- By Joshua Keating
Joshua Keating is associate editor at Foreign Policy and the editor of the Passport blog. He has worked as a researcher, editorial assistant, and deputy Web editor since joining the FP staff in 2007. In addition to being featured in Foreign Policy, his writing has been published by the Washington Post, Newsweek International, Radio Prague, the Center for Defense Information, and Romania's Adevarul newspaper. He has appeared as a commentator on CNN International, C-Span, ABC News, Al Jazeera, NPR, BBC radio, and others. A native of Brooklyn, New York, he studied comparative politics at Oberlin College.
A court case in India might could give a whole new meaning to the phrase “masters of the universe”:
Can Hindu deities have demat accounts to enable them transact in shares and debentures on the stock market?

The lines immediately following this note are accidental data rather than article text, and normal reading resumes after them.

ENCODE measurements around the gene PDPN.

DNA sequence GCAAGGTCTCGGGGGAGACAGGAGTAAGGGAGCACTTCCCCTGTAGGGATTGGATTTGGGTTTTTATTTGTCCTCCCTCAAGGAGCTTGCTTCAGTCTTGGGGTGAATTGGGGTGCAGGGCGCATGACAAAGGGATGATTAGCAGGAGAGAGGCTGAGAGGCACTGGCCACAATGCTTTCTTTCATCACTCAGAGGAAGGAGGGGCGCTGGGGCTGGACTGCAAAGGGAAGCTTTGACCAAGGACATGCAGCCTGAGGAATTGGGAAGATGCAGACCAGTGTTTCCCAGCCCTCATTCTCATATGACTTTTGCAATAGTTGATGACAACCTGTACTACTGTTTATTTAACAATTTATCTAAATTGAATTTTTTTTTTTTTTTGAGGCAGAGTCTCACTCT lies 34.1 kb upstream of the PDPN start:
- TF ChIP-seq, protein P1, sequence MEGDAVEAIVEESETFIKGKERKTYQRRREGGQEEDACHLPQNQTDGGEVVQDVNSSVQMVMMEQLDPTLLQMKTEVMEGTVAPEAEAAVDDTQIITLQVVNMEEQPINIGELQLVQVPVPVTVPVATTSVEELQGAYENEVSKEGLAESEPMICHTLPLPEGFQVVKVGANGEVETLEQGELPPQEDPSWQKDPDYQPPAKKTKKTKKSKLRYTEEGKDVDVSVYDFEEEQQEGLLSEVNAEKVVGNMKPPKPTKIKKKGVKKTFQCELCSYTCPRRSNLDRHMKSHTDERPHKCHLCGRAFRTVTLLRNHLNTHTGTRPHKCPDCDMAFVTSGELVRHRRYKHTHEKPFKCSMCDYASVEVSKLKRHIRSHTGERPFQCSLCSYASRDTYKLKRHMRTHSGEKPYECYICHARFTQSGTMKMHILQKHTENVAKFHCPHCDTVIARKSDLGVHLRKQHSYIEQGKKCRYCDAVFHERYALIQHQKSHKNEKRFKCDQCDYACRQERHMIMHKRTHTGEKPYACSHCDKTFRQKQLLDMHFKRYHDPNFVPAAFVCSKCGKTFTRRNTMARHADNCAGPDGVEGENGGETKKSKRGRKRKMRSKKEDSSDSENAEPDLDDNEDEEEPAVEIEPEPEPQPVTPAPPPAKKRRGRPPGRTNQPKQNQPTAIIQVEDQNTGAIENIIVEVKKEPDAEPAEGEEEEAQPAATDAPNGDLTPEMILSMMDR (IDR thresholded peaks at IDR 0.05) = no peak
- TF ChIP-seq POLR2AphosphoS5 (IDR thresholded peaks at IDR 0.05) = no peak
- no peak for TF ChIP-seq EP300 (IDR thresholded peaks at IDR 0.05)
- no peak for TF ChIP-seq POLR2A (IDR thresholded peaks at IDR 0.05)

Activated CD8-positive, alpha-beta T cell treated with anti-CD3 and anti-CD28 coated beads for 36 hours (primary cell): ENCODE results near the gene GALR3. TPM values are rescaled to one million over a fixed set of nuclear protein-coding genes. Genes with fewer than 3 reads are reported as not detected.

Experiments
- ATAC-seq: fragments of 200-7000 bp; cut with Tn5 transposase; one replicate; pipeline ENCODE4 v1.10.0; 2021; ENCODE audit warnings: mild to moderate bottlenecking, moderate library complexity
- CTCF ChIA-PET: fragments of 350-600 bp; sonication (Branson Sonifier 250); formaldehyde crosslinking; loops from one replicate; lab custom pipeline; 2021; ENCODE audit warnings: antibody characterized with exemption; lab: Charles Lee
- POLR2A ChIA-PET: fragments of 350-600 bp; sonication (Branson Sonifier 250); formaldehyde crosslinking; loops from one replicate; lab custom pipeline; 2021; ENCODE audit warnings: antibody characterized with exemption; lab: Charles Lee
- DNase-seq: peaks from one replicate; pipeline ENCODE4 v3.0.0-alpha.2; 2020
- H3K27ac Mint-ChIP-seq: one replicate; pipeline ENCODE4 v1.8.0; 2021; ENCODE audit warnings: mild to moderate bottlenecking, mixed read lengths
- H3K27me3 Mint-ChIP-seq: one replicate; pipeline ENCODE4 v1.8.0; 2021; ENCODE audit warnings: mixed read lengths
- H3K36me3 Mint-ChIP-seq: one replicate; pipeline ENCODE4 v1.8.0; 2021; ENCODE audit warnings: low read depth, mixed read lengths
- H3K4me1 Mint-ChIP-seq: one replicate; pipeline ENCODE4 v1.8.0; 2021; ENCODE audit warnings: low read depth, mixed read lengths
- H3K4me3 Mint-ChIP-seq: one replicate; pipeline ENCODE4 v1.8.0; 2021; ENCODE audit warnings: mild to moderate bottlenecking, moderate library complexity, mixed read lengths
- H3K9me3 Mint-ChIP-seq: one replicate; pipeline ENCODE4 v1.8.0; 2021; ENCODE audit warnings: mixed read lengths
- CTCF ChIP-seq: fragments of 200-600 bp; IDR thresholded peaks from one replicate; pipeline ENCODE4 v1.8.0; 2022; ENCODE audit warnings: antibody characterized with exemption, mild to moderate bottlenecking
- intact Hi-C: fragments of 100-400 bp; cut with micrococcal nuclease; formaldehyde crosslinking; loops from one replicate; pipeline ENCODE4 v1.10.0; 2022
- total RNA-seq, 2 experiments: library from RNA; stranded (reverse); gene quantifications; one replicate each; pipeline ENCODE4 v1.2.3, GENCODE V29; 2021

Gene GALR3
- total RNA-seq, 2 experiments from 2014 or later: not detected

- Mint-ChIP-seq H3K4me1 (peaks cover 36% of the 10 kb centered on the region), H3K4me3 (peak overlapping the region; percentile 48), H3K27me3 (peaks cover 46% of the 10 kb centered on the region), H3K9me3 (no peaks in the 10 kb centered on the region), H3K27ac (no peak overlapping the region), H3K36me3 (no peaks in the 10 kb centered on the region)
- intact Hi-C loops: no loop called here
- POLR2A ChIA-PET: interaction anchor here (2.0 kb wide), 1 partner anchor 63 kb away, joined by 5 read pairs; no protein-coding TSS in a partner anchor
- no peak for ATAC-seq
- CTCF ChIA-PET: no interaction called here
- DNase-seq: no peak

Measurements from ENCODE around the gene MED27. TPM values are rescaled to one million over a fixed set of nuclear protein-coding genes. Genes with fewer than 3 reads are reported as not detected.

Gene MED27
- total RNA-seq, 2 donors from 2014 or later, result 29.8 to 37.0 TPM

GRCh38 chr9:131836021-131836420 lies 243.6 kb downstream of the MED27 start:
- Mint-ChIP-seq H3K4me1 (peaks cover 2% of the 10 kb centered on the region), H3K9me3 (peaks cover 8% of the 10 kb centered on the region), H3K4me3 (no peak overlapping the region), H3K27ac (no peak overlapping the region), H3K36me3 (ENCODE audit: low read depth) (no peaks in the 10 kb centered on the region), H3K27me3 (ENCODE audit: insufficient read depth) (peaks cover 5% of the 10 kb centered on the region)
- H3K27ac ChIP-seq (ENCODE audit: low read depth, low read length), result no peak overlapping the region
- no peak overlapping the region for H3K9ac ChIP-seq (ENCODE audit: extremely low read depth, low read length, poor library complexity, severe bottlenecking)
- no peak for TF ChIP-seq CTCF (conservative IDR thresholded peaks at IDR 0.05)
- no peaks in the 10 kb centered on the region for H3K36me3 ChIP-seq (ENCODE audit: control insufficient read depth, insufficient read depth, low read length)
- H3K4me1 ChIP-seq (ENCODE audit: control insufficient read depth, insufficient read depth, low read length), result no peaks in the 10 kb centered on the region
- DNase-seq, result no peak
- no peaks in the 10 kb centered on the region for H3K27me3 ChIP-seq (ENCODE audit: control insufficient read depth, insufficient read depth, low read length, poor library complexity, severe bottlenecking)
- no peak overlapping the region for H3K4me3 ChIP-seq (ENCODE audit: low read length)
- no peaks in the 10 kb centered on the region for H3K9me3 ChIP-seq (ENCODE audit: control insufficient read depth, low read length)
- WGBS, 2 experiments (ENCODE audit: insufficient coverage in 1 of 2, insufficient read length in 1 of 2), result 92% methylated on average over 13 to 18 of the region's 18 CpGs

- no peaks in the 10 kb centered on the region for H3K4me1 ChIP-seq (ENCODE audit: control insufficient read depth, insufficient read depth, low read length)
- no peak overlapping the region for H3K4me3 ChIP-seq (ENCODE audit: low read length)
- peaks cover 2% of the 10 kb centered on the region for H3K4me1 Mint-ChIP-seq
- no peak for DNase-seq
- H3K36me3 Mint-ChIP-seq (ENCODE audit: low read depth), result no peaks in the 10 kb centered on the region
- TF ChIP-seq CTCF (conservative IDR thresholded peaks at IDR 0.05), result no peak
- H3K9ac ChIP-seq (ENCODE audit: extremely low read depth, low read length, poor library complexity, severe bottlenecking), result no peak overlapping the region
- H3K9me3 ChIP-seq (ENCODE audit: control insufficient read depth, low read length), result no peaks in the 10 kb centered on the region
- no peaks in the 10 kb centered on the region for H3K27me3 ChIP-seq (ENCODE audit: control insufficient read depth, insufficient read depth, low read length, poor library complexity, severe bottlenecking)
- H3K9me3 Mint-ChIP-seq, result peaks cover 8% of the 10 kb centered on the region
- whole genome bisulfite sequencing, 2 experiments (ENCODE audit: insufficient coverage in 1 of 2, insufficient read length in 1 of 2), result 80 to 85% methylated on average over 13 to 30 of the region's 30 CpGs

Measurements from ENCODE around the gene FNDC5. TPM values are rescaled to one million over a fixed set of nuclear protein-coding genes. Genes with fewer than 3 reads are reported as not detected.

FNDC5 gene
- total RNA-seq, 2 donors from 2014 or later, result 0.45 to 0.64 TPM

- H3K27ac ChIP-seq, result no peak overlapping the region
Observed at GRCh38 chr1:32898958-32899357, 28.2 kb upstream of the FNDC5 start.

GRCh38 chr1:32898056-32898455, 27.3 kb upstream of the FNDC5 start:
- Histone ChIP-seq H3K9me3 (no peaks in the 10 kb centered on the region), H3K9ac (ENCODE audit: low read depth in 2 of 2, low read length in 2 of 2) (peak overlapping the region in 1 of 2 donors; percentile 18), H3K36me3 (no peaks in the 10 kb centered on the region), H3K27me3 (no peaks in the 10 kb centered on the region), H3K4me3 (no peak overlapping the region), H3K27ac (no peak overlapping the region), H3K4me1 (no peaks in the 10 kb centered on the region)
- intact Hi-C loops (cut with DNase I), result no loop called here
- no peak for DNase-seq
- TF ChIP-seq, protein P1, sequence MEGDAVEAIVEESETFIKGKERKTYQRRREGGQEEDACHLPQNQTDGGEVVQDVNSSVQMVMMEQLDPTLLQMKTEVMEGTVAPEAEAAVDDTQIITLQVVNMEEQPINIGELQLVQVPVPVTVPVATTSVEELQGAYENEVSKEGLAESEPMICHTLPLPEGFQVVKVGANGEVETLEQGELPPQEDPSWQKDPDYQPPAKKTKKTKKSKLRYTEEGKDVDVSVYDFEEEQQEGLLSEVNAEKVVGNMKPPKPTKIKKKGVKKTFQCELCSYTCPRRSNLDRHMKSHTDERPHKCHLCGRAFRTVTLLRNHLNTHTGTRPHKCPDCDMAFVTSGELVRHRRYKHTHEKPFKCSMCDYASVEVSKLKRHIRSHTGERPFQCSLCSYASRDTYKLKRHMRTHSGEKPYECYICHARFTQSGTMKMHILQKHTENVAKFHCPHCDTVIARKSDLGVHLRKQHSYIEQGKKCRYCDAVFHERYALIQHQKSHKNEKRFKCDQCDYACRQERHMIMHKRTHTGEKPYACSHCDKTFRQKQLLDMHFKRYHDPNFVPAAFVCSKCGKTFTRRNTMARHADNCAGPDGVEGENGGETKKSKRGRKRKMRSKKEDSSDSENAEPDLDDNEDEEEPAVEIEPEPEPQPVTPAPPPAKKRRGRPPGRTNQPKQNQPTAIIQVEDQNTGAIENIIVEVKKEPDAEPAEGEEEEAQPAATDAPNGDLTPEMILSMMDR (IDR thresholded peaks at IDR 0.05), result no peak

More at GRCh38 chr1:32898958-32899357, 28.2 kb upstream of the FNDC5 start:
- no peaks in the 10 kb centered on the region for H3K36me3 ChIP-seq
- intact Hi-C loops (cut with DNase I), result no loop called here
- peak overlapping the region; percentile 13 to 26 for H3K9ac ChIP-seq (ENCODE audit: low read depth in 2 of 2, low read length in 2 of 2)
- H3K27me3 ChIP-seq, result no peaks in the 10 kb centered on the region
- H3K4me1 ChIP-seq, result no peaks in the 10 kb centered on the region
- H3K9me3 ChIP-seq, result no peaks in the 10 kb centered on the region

The Bombay High Court will decide the issue after a religious trust filed a petition challenging the decision of National Securities Depository Ltd (NSDL) to refuse it permission for opening demat accounts in the names of five Hindu deities.
The deities of the Sangli-based trust “Ganpati Panchayatam Sansthan” are Lord Ganesh, Chintamaneshwardev, Chintamaneshwaridevi, Suryanarayandev and Laxminarayandev. The trust, belonging to the Patwardhan family, the erstwhile royals of Sangli, had obtained PAN cards in the names of deities in 2008.
In Inida, a “demat account” is one in which shares are held in electronic form rather than in certificates, which seems appropriate for metaphysical beings. If Lord Ganesh and co. do win their case, I know the perfect banker for them.
Hat tip: Marginal Revolution